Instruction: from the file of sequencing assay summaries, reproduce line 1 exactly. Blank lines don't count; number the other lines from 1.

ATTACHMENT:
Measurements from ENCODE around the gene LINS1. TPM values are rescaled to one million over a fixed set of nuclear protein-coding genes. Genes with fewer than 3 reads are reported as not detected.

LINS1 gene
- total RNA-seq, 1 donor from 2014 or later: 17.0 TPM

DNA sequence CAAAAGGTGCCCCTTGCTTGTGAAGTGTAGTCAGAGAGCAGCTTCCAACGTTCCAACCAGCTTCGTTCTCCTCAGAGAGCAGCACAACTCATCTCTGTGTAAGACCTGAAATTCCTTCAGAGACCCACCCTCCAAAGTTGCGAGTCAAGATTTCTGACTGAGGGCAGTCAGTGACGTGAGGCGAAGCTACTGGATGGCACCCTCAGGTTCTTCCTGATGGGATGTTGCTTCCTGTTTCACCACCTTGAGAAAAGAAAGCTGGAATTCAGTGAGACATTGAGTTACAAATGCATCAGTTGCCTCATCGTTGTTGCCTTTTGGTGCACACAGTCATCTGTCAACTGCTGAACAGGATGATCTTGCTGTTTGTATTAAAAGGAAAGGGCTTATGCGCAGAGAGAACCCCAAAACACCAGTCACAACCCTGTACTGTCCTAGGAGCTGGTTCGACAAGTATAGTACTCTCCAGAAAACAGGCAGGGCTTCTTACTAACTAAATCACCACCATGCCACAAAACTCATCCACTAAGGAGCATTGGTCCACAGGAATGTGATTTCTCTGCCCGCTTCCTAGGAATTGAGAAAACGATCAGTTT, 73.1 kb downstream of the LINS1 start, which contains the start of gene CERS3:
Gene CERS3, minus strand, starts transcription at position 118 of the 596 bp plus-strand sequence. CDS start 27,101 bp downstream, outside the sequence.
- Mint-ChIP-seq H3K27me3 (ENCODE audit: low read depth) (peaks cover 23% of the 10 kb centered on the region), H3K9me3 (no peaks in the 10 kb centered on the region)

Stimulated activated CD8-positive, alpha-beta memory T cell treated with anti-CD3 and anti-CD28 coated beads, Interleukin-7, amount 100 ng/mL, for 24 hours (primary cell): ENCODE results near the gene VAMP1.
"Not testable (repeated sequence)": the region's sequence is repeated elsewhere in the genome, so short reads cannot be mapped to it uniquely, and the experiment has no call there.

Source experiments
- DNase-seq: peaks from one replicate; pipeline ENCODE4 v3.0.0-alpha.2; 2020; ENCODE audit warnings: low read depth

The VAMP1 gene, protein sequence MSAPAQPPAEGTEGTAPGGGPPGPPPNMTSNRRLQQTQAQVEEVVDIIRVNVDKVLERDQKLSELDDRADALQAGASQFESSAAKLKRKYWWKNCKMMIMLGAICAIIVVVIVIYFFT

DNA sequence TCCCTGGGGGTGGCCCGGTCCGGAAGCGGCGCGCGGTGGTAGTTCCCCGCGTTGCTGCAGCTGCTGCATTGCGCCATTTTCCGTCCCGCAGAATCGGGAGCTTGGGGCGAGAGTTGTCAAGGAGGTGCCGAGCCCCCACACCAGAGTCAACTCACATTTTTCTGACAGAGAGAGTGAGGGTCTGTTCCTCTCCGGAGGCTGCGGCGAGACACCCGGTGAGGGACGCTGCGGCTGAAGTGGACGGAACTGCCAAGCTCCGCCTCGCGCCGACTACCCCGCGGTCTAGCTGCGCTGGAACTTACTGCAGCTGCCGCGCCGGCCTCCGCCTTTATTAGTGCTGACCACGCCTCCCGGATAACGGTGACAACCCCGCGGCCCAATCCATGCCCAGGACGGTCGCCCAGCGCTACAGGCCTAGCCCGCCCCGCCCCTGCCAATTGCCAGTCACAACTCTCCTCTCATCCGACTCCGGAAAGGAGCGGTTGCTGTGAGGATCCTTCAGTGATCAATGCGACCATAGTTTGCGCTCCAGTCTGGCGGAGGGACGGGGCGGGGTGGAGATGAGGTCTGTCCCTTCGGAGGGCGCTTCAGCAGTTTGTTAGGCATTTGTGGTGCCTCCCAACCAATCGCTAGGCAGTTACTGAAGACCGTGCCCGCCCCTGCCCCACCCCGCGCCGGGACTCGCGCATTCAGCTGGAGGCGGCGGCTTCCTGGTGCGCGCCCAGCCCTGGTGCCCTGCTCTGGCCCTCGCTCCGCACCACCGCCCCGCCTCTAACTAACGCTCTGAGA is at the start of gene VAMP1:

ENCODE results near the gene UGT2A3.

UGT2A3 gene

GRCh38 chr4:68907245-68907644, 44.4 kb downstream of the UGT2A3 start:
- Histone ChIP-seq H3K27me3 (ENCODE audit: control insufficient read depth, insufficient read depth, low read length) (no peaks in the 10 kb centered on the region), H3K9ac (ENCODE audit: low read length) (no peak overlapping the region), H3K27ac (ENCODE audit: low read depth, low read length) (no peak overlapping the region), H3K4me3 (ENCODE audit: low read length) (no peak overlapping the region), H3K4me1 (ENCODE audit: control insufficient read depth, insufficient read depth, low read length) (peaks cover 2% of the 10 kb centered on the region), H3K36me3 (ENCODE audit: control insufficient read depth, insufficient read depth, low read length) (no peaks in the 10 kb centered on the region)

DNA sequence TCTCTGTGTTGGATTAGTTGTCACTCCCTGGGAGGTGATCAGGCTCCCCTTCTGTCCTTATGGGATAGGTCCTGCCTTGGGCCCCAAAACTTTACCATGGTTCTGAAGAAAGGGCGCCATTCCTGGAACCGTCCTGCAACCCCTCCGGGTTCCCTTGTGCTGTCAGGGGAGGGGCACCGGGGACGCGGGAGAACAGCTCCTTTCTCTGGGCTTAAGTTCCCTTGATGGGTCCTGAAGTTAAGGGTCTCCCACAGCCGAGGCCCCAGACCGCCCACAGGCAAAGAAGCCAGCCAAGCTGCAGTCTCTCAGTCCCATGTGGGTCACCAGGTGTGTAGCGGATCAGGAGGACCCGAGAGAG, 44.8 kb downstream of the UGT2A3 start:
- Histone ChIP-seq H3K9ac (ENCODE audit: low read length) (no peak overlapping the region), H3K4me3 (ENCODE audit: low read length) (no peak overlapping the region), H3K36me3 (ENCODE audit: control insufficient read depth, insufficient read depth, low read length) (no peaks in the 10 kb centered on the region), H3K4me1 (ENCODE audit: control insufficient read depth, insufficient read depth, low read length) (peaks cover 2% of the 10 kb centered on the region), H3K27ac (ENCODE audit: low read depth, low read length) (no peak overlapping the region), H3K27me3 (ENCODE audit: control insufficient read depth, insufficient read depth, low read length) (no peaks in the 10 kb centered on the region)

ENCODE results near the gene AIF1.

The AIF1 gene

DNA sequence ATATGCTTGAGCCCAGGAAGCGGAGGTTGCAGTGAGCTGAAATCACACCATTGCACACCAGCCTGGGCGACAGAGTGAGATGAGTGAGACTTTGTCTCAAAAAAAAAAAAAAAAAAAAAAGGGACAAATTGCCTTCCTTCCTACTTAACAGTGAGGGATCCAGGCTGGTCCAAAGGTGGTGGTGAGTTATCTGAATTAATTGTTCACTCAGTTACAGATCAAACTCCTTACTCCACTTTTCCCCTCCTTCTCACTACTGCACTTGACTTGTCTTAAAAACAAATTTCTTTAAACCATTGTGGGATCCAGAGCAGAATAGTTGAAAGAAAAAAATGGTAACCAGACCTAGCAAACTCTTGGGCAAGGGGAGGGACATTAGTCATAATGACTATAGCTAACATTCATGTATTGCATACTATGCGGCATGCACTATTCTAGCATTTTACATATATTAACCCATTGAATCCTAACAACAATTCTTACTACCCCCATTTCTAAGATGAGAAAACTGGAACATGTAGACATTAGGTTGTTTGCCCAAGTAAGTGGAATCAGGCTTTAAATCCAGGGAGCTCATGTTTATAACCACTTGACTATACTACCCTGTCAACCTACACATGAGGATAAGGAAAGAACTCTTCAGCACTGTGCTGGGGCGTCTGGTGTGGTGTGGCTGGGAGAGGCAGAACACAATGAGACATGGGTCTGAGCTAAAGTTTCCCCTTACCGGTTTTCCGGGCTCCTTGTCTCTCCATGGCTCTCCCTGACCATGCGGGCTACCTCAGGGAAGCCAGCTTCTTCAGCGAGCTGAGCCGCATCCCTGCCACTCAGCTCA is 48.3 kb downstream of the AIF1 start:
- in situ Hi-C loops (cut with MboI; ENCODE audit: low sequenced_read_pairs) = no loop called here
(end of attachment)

Measurements from ENCODE around the gene LINS1. TPM values are rescaled to one million over a fixed set of nuclear protein-coding genes. Genes with fewer than 3 reads are reported as not detected.